Phoebe Dro: Developing Sonic Diversity Through Personal Struggle

When Lincoln emcee Phoebe Dro takes the stage, she doesn’t use her forceful delivery just to entertain. She aims to open eyes and to teach, carving out her place in a hip-hop tradition that goes back decades.

“I feel that rap is for people who have a lot to say, but right now is just saturated with people who have nothing to say,” Dro says. “I definitely write with the intention of making you think.”

Dro calls her music “hip-hop with a punk soul.” Her style touches genres from metal to house and she brings personal weight to lyrics of social justice and freedom. She performs her established catalog of songs at Indigo Bridge with Shout Mountain this Friday (RSVP here).

Dro has played music since age 10, when, still living in her native Kentucky, she was mistakenly gifted a guitar meant for her brother. They shared while she learned to play, and by high school she was a guitarist in metal bands.

She played punk after graduating in 2006, and her further musical development overlapped with travel. As she explored different states and eventually moved to Nebraska, she spent time as a dubstep producer and started crafting beats for emcees. However, her would-be collaborators were slow to finish their verses. Impatient after what was often months of waiting, she decided to rap on the tracks herself.

Those songs led to working with other producers and eventually to the Straighten Up and Die Right mixtape. The record, 11 tracks of melodically rich beats and strong lyricism, features solo cuts and songs with other artists, like Lincoln vocalist Gina Harvey and fellow Lincoln producer/emcee Kamakauzzy.

Dro’s move to Lincoln was unplanned. She was couchsurfing around the country in 2012 when, while waiting in Chicago for a bus to Des Moines, her host in Iowa fell through.

At a loss, she had a chance meeting with a “super funny British gentleman” waiting for a bus to Nebraska. He turned out to be Babylon 5 actor Jason Carter, on his way to Omaha’s Nerd-Kon. He secured Dro a volunteer gig at the convention, which included a place to stay.

Friends she’d made in Nebraska drew her to move to Lincoln later that year. Artistic and personal connections solidified Dro’s affinity for the city. She believed something important was happening in Lincoln’s art scene, and the city was home to people she cared about. The bond has been strong, she says, and Lincoln has remained home.

“And then also just coming out publicly and finding a really good community for that within Lincoln … those things made me decide to stay,” Dro says.

phoebe dro at Knickerbockers | June 25, 2015

photo by James Dean

She’s since made herself a strong part of Lincoln’s music scene and community, developing her sound and performing locally. With well-crafted wordplay and powerful live delivery, Dro uses her lyrics to explore issues that move her — always topics with weight and depth.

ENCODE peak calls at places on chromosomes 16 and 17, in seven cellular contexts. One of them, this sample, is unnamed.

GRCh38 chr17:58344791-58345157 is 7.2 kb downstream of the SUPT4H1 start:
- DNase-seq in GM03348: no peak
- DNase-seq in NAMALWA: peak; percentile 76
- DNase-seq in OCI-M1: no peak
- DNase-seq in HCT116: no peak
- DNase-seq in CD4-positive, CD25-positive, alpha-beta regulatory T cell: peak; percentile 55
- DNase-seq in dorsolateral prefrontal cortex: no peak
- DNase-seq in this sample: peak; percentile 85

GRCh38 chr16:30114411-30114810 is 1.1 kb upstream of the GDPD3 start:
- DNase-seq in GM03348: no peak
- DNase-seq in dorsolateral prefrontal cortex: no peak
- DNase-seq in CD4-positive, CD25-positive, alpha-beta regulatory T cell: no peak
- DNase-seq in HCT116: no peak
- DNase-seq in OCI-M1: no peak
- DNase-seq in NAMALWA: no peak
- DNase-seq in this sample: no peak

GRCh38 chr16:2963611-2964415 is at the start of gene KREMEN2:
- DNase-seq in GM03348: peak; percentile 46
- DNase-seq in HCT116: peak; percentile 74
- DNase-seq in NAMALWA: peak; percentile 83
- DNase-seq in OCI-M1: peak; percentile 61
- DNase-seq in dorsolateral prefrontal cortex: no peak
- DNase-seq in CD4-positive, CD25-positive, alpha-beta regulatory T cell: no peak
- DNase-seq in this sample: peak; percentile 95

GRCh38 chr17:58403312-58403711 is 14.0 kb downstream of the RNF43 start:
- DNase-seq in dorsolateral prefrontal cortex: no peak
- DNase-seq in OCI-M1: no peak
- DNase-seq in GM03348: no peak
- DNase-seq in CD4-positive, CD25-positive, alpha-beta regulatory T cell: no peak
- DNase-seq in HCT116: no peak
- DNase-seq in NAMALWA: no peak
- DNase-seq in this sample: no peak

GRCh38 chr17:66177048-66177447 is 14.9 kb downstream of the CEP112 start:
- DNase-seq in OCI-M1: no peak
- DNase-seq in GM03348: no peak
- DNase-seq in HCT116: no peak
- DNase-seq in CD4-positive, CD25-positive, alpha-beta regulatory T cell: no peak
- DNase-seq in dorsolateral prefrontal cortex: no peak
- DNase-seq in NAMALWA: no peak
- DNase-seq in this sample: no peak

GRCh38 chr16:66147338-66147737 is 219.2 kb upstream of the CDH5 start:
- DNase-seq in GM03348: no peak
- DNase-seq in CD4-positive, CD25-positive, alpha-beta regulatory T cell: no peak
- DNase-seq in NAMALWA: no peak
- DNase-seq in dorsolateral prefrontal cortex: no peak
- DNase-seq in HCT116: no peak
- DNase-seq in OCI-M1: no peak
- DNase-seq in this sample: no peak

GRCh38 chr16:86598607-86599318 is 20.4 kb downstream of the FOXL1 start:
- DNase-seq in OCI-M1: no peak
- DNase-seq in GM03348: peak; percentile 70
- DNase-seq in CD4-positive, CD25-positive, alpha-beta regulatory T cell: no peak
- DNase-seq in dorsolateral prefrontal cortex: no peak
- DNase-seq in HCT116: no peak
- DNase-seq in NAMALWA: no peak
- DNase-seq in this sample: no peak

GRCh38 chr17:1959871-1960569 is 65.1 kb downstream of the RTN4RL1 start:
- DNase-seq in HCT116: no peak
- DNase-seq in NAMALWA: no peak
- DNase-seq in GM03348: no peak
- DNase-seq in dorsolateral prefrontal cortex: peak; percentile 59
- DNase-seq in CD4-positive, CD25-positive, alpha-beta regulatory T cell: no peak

Some of her lyrics address social issues with a broad perspective, objecting to the ways money and other forces control lives, and others directly investigate how those political pressures manifest at the personal level.

“I struggled for a while with accepting who I am, and even learning who I am, and then being OK with that,” Dro says. She comes at that struggle head-on in her music through songs like “Namesake,” about her experience as a trans woman.

“Namesake” offers some of the most powerful lines on Straighten Up, like the hammering couplet “You got no tits, no ass, furry lips, no snatch / If your body was a product, you’d get no cash for it,” and “If I disgust you, you can bet it’s mutual.” Sometimes witty, sometimes blunt, the track frankly faces transphobia and declares Dro’s refusal to abide by the expectations of bigots. The song’s live debut put its message into action.

“The first time I performed that song was me coming out,” Dro says.

Dro notes that others have gone through similar and worse troubles, and uses her art as a tool to ameliorate their suffering.

“One of the biggest things I want to do with my music is to … really spread the idea that it’s OK to be whoever you want to be,” she says.

Geographically content in Lincoln, Dro remains artistically on the move. In October, she plans to launch Tiny Giant, a combination record label and art collective, through which she’ll release her own work and others’. The label/collective will be home to her new EP, Ghosts of the Wasteland, six tracks that combine different styles she’s played to create new sounds.

“I love genre bending. Or genre blending, rather. Both.” Dro says.

An instrumental from the record juxtaposes sounds and styles to moving effect, starting with a spare section featuring percussion built of sounds Dro recorded out in the world and eventually building to an electric guitar–driven hardcore-style breakdown. Lyrically, Ghosts will build on familiar themes and expand into new territory. Another song on the EP deals with childhood issues that Dro says she hasn’t “faced in a musical fashion,” an experience she expects to be “cathartic.”

Looking forward, Dro is focused on organizing the Ghosts release show, launching Tiny Giant, starting to tour, and continuing to spread the ethic she puts in her songs.

“Do you, 100 percent of the time, so long as you’re not hurting anyone,” she says. “Basically, as long as we’re all following the golden rule, there is no reason for judgement.”

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[Editor’s note: an earlier version of this story’s headline has been changed to its current form.]